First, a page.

We all stumble in seasons of hardship. When life’s storms start to blow those awful winds of unease, unpredictability, and anxiety our inner peace is usually the first to go.

We scurry around to do our best at solving our problems ourselves, which sometimes works, but sometimes our problems feel bigger than us. Issues with the ones we love can feel overwhelming and completely out of our control. Fears of the future can slowly infiltrate and become a constant in our minds, creeping in when our lives get quiet and the business of the day ceases. Making coffee in the morning, laying our heads down at night, or seeing a close friend can open those flood gates where fear threatens to overwhelm us.

I often find my most important, memorable, and heartfelt encouragement from God during these trials. Gems of wisdom and truth become divine appointments for me and, probably like you, God speaks to me though others.

I recently found a passage from Beth Moore, one of my favorite godly authors, that became a divine appointment for me; I hope it will be for you. It brought soothing to my heart immediately and brought language to my perpetual question of why does God let us go through trials. This passage gives me immediate strength and a place to stand when I feel like I am sinking.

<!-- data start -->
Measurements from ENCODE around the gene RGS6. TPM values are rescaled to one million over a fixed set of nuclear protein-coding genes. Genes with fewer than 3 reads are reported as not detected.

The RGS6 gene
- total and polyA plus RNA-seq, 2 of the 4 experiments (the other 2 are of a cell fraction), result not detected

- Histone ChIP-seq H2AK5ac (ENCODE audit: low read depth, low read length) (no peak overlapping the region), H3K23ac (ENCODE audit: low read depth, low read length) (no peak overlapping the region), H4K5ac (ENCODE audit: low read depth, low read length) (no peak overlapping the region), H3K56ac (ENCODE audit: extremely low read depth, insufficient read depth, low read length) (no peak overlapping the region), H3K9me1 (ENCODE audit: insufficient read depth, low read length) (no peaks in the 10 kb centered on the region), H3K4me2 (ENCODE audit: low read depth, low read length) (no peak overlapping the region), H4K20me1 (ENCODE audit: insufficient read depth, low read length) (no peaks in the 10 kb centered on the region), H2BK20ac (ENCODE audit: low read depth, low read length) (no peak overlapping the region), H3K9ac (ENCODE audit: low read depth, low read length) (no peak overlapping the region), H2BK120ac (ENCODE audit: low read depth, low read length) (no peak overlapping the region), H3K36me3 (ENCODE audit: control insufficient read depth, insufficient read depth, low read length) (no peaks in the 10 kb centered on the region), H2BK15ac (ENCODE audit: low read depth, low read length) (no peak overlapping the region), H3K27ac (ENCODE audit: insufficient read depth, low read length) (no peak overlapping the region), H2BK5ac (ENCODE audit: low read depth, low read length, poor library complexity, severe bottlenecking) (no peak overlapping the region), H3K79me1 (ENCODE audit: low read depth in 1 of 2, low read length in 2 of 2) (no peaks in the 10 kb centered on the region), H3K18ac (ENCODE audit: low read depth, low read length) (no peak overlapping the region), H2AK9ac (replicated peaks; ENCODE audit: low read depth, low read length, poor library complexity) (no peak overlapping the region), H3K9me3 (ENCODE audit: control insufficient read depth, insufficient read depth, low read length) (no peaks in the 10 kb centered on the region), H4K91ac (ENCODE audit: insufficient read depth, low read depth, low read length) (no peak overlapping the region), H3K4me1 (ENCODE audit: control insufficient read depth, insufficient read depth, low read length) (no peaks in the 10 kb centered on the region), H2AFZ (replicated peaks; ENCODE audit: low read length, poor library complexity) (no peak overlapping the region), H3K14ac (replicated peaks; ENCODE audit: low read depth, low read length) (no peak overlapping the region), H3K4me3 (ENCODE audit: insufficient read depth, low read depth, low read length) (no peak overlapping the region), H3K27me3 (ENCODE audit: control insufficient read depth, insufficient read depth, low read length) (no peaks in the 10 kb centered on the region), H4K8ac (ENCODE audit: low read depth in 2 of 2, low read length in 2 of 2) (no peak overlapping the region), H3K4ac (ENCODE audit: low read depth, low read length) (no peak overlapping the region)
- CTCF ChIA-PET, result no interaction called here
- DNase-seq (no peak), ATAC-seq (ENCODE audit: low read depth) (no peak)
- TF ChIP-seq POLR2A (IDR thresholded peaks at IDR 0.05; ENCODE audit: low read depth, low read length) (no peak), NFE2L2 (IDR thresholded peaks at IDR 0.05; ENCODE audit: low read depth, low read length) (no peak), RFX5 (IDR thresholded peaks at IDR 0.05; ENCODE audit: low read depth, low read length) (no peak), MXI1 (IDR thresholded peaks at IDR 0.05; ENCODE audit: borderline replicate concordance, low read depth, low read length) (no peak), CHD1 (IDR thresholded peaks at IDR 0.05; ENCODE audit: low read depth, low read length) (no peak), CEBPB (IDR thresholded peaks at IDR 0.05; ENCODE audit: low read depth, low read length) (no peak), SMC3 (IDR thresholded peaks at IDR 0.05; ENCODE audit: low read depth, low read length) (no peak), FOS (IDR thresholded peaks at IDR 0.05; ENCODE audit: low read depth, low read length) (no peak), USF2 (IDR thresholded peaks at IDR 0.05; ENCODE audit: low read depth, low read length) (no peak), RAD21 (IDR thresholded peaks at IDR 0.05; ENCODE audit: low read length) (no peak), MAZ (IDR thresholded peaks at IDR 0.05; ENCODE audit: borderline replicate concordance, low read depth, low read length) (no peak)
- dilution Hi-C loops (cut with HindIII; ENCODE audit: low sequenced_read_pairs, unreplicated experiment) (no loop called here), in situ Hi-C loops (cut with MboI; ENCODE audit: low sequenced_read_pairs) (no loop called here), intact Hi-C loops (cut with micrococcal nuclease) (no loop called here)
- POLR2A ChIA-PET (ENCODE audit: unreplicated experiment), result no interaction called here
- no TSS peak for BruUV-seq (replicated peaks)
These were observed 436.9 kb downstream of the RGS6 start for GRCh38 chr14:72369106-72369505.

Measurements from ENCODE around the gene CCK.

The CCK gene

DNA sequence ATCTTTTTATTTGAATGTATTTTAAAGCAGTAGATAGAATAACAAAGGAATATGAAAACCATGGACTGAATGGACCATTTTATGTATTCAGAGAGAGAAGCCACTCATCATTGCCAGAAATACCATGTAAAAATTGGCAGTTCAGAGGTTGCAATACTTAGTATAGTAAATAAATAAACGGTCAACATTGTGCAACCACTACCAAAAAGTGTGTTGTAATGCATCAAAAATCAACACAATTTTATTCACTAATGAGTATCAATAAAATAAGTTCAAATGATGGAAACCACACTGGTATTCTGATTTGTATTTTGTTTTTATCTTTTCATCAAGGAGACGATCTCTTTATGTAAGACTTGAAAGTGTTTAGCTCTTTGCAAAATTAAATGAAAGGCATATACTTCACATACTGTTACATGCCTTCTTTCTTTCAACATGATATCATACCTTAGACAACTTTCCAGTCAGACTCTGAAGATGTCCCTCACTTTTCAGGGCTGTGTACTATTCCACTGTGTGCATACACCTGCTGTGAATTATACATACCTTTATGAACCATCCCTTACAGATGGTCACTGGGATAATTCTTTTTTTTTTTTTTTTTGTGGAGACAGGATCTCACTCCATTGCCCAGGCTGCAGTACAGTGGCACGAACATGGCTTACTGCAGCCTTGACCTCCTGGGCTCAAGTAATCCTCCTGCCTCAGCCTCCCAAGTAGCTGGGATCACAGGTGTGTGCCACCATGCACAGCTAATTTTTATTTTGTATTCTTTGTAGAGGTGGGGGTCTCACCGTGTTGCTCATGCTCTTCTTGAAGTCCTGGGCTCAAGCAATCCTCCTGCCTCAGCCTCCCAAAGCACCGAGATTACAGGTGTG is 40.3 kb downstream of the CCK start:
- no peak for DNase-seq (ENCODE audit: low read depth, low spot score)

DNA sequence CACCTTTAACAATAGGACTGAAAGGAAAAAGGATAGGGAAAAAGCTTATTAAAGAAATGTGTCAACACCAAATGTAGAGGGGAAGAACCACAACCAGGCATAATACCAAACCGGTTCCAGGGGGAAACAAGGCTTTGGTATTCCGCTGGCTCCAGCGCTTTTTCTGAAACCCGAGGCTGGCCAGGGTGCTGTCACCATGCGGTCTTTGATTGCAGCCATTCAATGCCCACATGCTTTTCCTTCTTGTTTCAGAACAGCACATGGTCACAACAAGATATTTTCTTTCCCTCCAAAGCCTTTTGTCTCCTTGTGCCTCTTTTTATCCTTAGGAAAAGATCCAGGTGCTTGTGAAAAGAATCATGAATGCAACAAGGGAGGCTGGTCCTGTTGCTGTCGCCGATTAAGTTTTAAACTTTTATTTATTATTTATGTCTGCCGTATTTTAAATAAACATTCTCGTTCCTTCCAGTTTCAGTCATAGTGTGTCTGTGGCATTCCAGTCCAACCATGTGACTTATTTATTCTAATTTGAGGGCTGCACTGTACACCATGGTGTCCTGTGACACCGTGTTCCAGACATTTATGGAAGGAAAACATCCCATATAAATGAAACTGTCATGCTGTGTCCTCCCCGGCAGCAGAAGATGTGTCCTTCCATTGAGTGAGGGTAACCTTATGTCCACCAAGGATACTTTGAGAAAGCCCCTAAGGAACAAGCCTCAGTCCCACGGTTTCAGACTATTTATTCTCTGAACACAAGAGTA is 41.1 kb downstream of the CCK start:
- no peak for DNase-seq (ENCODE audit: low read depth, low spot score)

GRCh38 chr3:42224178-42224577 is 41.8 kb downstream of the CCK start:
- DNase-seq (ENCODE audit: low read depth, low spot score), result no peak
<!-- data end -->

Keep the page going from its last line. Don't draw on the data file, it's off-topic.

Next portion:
“For I know the thoughts that I think toward you, says the Lord, thoughts of peace and not of evil, to give you a future and a hope. (NKJV). God thinks of his children continually. And when God thinks of his children, He only thinks in terms of what can be used toward our good, toward his plan for us, and toward the future. His intentions can only be pure. Right. Full of hope. Promoting peace. Listen carefully. God did not haphazardly or accidentally let Joseph’s brothers throw him in the pit. He had already thought it out in advance. Considered it. Weighed it. Checked it against the plumbline of the plan. He had looked at the good it would ultimately accomplish, the lives that could be helped and even saved. Then and only then, in His sovereign purpose did He permit such harm to come to His beloved child. Had the incident not possessed glorious purpose, God would have disarmed it.” -Beth Moore.

"Had the incident not possessed glorious purpose, God would have disarmed it."

This gives me such hope. It gives me purpose. It takes the ownership of the problem swiftly out of my hands and directs my attention towards what is in my control: allowing myself to be in partnership with God in creating what He sees as good, right, and positive in the outcome. To give up resistance and to thoughtfully, actively, with open arms wait for God to direct our steps through this wilderness that God is allowing. The challenge is to allow this experience to break us in all the right ways so God’s glory and mercy in our lives will come to pass.

For all of us who are currently in a season of wilderness, my hope is that you write the words on your heart, “Had the incident not possessed glorious purpose, God would have disarmed it.” Yes, sweet friend, there is purpose in our pain and God will work everything out for our good.

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